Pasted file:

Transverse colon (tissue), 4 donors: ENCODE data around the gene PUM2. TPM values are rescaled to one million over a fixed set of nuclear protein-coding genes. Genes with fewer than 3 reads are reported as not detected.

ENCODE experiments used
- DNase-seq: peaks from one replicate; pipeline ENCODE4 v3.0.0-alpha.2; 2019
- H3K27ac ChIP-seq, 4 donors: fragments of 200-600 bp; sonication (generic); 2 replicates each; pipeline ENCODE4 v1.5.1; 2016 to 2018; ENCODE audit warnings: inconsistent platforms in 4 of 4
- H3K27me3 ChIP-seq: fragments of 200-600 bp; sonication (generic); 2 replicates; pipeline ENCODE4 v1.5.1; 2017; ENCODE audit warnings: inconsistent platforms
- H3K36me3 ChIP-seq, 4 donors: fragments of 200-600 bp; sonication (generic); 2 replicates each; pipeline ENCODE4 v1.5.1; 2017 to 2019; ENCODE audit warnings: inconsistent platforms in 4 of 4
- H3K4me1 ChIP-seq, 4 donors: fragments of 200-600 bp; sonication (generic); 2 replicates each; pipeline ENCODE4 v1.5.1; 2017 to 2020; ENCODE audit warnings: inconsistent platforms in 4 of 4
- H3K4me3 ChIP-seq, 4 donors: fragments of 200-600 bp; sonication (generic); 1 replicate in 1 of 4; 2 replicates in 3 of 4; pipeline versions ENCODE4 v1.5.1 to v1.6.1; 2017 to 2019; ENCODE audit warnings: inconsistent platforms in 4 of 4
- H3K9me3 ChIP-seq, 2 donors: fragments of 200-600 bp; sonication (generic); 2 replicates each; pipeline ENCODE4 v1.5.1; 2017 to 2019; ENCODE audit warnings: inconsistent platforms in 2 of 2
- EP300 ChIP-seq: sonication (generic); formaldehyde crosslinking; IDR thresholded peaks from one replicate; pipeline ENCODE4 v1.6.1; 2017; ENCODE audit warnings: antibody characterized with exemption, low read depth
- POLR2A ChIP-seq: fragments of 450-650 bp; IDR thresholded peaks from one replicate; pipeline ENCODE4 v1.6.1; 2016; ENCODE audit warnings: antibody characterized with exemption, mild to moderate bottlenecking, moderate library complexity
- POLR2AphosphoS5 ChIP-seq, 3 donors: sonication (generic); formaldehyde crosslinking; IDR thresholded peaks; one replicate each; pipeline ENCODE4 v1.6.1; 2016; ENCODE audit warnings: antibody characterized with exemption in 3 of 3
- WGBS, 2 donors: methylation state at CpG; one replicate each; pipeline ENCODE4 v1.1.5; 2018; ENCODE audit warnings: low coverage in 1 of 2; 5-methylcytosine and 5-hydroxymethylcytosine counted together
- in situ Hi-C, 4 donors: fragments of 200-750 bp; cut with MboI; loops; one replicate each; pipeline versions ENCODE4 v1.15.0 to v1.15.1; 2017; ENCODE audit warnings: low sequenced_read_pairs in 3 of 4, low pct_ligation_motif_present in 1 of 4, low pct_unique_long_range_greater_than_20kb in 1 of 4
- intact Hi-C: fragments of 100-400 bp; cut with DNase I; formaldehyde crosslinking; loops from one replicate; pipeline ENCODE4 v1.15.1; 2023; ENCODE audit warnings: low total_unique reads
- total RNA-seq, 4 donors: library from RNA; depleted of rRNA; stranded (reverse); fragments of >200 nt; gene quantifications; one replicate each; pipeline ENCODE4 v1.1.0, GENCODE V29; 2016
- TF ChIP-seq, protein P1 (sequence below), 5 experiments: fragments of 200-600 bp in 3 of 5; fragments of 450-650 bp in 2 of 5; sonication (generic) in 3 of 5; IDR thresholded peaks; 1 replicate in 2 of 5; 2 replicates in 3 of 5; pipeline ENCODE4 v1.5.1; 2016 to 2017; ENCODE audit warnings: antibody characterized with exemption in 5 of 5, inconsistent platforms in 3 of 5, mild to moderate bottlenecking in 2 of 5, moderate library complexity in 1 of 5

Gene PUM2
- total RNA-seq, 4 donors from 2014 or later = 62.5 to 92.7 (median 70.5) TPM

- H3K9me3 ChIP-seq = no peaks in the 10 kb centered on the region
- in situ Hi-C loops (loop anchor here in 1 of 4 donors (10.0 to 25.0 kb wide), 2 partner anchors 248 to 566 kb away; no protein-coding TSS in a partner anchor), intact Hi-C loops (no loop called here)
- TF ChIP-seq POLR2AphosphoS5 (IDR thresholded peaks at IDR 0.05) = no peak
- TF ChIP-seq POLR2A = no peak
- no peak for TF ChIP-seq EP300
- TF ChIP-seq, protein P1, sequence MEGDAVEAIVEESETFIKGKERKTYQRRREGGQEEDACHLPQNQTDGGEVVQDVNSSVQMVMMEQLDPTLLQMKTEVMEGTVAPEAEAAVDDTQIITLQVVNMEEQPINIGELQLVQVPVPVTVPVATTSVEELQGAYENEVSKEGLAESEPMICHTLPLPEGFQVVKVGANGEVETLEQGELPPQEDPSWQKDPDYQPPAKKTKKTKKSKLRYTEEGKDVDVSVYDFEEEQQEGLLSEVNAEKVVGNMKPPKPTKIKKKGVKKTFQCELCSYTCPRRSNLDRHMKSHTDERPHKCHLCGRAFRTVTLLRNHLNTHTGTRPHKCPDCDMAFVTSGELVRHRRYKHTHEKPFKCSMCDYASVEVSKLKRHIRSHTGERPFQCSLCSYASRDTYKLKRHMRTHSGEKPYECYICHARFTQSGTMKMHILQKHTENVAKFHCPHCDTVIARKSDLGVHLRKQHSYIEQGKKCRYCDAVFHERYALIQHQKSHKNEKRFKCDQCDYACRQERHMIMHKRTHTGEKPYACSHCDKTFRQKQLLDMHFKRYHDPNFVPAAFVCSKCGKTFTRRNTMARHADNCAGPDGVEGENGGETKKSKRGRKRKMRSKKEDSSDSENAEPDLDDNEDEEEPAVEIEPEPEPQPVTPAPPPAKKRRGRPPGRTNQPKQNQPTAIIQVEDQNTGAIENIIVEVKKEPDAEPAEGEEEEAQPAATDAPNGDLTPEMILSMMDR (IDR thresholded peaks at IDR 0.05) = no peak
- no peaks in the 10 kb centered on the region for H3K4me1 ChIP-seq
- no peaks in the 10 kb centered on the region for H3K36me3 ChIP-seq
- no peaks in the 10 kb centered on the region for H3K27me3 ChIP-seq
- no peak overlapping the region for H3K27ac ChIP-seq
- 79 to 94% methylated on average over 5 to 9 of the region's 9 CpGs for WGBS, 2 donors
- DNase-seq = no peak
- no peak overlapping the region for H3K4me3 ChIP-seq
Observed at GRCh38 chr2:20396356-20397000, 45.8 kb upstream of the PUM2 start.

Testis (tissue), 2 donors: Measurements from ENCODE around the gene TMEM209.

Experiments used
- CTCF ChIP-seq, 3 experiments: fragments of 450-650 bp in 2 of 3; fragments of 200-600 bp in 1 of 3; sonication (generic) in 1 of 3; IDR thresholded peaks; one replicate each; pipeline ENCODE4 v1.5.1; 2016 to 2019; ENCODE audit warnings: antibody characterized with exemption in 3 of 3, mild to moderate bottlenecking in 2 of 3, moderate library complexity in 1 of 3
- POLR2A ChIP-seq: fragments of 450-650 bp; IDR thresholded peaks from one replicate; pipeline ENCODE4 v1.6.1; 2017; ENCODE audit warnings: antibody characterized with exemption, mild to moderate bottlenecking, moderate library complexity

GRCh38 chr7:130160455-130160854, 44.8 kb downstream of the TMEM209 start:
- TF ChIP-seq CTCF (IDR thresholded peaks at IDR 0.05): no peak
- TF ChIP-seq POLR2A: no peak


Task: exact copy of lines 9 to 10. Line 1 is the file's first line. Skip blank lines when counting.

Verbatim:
- H3K9me3 ChIP-seq, 2 donors: fragments of 200-600 bp; sonication (generic); 2 replicates each; pipeline ENCODE4 v1.5.1; 2017 to 2019; ENCODE audit warnings: inconsistent platforms in 2 of 2
- EP300 ChIP-seq: sonication (generic); formaldehyde crosslinking; IDR thresholded peaks from one replicate; pipeline ENCODE4 v1.6.1; 2017; ENCODE audit warnings: antibody characterized with exemption, low read depth